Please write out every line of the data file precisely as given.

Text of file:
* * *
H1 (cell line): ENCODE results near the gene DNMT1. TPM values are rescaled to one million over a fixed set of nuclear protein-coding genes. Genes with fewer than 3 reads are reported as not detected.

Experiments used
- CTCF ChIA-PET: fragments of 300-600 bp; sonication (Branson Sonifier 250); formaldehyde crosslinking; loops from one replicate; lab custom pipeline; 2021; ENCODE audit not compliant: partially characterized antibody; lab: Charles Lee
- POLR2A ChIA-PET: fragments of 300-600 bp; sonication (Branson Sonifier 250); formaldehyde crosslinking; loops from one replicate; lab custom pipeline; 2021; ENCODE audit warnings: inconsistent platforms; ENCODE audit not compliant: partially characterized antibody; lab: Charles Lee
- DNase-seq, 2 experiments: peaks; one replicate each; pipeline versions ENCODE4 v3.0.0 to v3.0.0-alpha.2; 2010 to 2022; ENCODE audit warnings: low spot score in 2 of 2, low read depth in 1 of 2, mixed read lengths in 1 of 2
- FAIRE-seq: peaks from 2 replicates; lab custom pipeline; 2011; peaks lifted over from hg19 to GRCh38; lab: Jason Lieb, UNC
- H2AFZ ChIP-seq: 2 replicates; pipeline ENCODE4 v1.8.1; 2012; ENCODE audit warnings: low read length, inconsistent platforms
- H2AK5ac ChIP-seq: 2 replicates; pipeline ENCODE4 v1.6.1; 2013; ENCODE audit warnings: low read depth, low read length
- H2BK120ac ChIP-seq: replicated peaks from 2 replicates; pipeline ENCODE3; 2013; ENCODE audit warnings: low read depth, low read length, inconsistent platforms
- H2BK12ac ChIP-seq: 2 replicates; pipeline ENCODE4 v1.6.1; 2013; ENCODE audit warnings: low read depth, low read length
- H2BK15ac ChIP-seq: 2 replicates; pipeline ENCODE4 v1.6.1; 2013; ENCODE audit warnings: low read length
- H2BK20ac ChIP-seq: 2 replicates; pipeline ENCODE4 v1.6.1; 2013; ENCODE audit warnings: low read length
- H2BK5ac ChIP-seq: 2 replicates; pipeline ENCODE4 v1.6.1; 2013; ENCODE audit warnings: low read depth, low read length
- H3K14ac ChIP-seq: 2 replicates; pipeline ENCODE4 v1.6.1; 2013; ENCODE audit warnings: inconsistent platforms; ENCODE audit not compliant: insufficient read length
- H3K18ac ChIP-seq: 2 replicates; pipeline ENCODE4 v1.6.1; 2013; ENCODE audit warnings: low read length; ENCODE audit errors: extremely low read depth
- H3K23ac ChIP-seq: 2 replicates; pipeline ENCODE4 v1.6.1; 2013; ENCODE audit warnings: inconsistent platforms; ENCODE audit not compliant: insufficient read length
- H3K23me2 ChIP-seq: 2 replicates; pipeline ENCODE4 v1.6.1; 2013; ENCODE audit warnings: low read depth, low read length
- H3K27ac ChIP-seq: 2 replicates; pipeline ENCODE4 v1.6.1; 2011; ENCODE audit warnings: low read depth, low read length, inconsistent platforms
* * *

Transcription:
H1 (cell line): ENCODE results near the gene DNMT1. TPM values are rescaled to one million over a fixed set of nuclear protein-coding genes. Genes with fewer than 3 reads are reported as not detected.

Experiments used
- CTCF ChIA-PET: fragments of 300-600 bp; sonication (Branson Sonifier 250); formaldehyde crosslinking; loops from one replicate; lab custom pipeline; 2021; ENCODE audit not compliant: partially characterized antibody; lab: Charles Lee
- POLR2A ChIA-PET: fragments of 300-600 bp; sonication (Branson Sonifier 250); formaldehyde crosslinking; loops from one replicate; lab custom pipeline; 2021; ENCODE audit warnings: inconsistent platforms; ENCODE audit not compliant: partially characterized antibody; lab: Charles Lee
- DNase-seq, 2 experiments: peaks; one replicate each; pipeline versions ENCODE4 v3.0.0 to v3.0.0-alpha.2; 2010 to 2022; ENCODE audit warnings: low spot score in 2 of 2, low read depth in 1 of 2, mixed read lengths in 1 of 2
- FAIRE-seq: peaks from 2 replicates; lab custom pipeline; 2011; peaks lifted over from hg19 to GRCh38; lab: Jason Lieb, UNC
- H2AFZ ChIP-seq: 2 replicates; pipeline ENCODE4 v1.8.1; 2012; ENCODE audit warnings: low read length, inconsistent platforms
- H2AK5ac ChIP-seq: 2 replicates; pipeline ENCODE4 v1.6.1; 2013; ENCODE audit warnings: low read depth, low read length
- H2BK120ac ChIP-seq: replicated peaks from 2 replicates; pipeline ENCODE3; 2013; ENCODE audit warnings: low read depth, low read length, inconsistent platforms
- H2BK12ac ChIP-seq: 2 replicates; pipeline ENCODE4 v1.6.1; 2013; ENCODE audit warnings: low read depth, low read length
- H2BK15ac ChIP-seq: 2 replicates; pipeline ENCODE4 v1.6.1; 2013; ENCODE audit warnings: low read length
- H2BK20ac ChIP-seq: 2 replicates; pipeline ENCODE4 v1.6.1; 2013; ENCODE audit warnings: low read length
- H2BK5ac ChIP-seq: 2 replicates; pipeline ENCODE4 v1.6.1; 2013; ENCODE audit warnings: low read depth, low read length
- H3K14ac ChIP-seq: 2 replicates; pipeline ENCODE4 v1.6.1; 2013; ENCODE audit warnings: inconsistent platforms; ENCODE audit not compliant: insufficient read length
- H3K18ac ChIP-seq: 2 replicates; pipeline ENCODE4 v1.6.1; 2013; ENCODE audit warnings: low read length; ENCODE audit errors: extremely low read depth
- H3K23ac ChIP-seq: 2 replicates; pipeline ENCODE4 v1.6.1; 2013; ENCODE audit warnings: inconsistent platforms; ENCODE audit not compliant: insufficient read length
- H3K23me2 ChIP-seq: 2 replicates; pipeline ENCODE4 v1.6.1; 2013; ENCODE audit warnings: low read depth, low read length
- H3K27ac ChIP-seq: 2 replicates; pipeline ENCODE4 v1.6.1; 2011; ENCODE audit warnings: low read depth, low read length, inconsistent platforms